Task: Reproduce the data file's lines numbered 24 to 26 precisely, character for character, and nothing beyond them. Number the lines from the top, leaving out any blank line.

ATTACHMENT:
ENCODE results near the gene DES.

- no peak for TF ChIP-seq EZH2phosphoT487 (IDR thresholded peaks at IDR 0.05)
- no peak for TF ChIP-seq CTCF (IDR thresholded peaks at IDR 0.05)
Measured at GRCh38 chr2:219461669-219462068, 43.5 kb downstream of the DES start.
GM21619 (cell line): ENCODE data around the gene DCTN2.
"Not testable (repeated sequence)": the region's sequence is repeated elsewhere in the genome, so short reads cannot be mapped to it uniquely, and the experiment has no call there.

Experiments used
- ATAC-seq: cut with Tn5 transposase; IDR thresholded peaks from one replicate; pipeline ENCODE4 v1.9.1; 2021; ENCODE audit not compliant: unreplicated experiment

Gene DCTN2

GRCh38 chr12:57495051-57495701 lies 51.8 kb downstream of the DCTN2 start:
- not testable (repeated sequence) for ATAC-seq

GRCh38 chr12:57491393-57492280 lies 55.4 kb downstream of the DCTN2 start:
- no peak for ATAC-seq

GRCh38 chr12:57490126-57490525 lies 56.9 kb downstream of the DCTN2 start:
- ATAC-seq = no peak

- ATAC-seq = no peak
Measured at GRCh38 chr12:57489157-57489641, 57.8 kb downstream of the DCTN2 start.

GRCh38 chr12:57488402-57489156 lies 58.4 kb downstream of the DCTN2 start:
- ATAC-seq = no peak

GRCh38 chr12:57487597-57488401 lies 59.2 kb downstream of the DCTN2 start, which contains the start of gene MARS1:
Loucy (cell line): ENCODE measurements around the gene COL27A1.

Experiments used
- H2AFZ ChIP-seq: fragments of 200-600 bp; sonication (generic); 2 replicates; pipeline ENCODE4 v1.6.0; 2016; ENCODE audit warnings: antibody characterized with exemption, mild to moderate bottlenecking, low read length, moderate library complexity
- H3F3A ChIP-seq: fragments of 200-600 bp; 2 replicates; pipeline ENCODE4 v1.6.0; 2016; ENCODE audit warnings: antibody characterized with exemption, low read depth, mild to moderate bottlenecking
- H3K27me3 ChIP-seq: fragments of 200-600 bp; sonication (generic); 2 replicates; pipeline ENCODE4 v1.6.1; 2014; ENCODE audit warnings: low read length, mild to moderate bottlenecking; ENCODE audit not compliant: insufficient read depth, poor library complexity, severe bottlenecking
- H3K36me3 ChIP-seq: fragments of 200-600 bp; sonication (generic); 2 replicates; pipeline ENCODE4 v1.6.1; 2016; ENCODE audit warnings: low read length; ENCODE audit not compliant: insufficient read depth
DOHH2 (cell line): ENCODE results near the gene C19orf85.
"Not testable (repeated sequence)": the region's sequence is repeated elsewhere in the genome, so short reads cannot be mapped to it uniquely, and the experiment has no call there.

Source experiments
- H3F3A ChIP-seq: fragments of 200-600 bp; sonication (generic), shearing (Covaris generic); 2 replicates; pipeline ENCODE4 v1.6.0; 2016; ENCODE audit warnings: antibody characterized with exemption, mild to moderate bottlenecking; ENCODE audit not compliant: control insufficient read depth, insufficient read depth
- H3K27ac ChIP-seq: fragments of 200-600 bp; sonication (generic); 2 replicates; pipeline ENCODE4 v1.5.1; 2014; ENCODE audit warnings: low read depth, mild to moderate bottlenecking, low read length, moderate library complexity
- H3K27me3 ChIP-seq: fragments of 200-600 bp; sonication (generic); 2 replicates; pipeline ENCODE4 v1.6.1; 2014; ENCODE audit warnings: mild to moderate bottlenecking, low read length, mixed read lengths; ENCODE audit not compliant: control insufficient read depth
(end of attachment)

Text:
- H3F3A ChIP-seq: fragments of 200-600 bp; 2 replicates; pipeline ENCODE4 v1.6.0; 2016; ENCODE audit warnings: antibody characterized with exemption, low read depth, mild to moderate bottlenecking
- H3K27me3 ChIP-seq: fragments of 200-600 bp; sonication (generic); 2 replicates; pipeline ENCODE4 v1.6.1; 2014; ENCODE audit warnings: low read length, mild to moderate bottlenecking; ENCODE audit not compliant: insufficient read depth, poor library complexity, severe bottlenecking
- H3K36me3 ChIP-seq: fragments of 200-600 bp; sonication (generic); 2 replicates; pipeline ENCODE4 v1.6.1; 2016; ENCODE audit warnings: low read length; ENCODE audit not compliant: insufficient read depth